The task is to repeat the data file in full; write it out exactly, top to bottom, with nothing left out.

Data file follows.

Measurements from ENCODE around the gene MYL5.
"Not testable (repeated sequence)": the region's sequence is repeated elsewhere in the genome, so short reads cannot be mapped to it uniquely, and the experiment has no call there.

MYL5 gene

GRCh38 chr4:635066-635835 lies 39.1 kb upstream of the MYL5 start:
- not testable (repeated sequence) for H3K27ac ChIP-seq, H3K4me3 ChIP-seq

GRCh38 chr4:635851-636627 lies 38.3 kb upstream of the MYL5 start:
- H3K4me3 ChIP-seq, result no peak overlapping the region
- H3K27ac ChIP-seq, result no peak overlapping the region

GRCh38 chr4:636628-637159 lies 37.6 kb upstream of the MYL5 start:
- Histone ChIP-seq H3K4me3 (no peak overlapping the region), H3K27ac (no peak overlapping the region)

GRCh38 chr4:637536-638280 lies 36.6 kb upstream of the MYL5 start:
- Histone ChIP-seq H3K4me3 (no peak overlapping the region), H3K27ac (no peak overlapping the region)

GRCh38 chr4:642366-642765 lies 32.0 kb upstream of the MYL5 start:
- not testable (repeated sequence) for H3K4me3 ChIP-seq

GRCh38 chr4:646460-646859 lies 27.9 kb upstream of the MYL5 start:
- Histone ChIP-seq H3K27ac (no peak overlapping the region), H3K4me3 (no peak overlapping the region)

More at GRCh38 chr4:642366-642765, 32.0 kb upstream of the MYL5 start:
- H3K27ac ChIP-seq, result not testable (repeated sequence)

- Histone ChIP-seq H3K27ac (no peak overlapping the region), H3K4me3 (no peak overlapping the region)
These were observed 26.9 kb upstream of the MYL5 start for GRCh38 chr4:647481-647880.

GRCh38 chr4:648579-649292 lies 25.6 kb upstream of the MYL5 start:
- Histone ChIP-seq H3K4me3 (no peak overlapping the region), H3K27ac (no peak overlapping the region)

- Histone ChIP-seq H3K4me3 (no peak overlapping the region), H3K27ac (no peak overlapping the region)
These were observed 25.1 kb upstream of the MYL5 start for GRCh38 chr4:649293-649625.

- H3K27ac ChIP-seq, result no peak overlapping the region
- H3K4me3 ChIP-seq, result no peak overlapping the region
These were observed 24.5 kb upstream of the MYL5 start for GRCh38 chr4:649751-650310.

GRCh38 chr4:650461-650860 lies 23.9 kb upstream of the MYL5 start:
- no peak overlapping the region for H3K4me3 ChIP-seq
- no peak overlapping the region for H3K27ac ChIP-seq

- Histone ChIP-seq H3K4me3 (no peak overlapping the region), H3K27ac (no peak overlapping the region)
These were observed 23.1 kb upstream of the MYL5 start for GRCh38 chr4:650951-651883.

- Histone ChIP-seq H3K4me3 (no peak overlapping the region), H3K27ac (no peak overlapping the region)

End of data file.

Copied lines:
Measurements from ENCODE around the gene MYL5.
"Not testable (repeated sequence)": the region's sequence is repeated elsewhere in the genome, so short reads cannot be mapped to it uniquely, and the experiment has no call there.

MYL5 gene

GRCh38 chr4:635066-635835 lies 39.1 kb upstream of the MYL5 start:
- not testable (repeated sequence) for H3K27ac ChIP-seq, H3K4me3 ChIP-seq

GRCh38 chr4:635851-636627 lies 38.3 kb upstream of the MYL5 start:
- H3K4me3 ChIP-seq, result no peak overlapping the region
- H3K27ac ChIP-seq, result no peak overlapping the region

GRCh38 chr4:636628-637159 lies 37.6 kb upstream of the MYL5 start:
- Histone ChIP-seq H3K4me3 (no peak overlapping the region), H3K27ac (no peak overlapping the region)

GRCh38 chr4:637536-638280 lies 36.6 kb upstream of the MYL5 start:
- Histone ChIP-seq H3K4me3 (no peak overlapping the region), H3K27ac (no peak overlapping the region)

GRCh38 chr4:642366-642765 lies 32.0 kb upstream of the MYL5 start:
- not testable (repeated sequence) for H3K4me3 ChIP-seq

GRCh38 chr4:646460-646859 lies 27.9 kb upstream of the MYL5 start:
- Histone ChIP-seq H3K27ac (no peak overlapping the region), H3K4me3 (no peak overlapping the region)

More at GRCh38 chr4:642366-642765, 32.0 kb upstream of the MYL5 start:
- H3K27ac ChIP-seq, result not testable (repeated sequence)

- Histone ChIP-seq H3K27ac (no peak overlapping the region), H3K4me3 (no peak overlapping the region)
These were observed 26.9 kb upstream of the MYL5 start for GRCh38 chr4:647481-647880.

GRCh38 chr4:648579-649292 lies 25.6 kb upstream of the MYL5 start:
- Histone ChIP-seq H3K4me3 (no peak overlapping the region), H3K27ac (no peak overlapping the region)

- Histone ChIP-seq H3K4me3 (no peak overlapping the region), H3K27ac (no peak overlapping the region)
These were observed 25.1 kb upstream of the MYL5 start for GRCh38 chr4:649293-649625.

- H3K27ac ChIP-seq, result no peak overlapping the region
- H3K4me3 ChIP-seq, result no peak overlapping the region
These were observed 24.5 kb upstream of the MYL5 start for GRCh38 chr4:649751-650310.

GRCh38 chr4:650461-650860 lies 23.9 kb upstream of the MYL5 start:
- no peak overlapping the region for H3K4me3 ChIP-seq
- no peak overlapping the region for H3K27ac ChIP-seq

- Histone ChIP-seq H3K4me3 (no peak overlapping the region), H3K27ac (no peak overlapping the region)
These were observed 23.1 kb upstream of the MYL5 start for GRCh38 chr4:650951-651883.

- Histone ChIP-seq H3K4me3 (no peak overlapping the region), H3K27ac (no peak overlapping the region)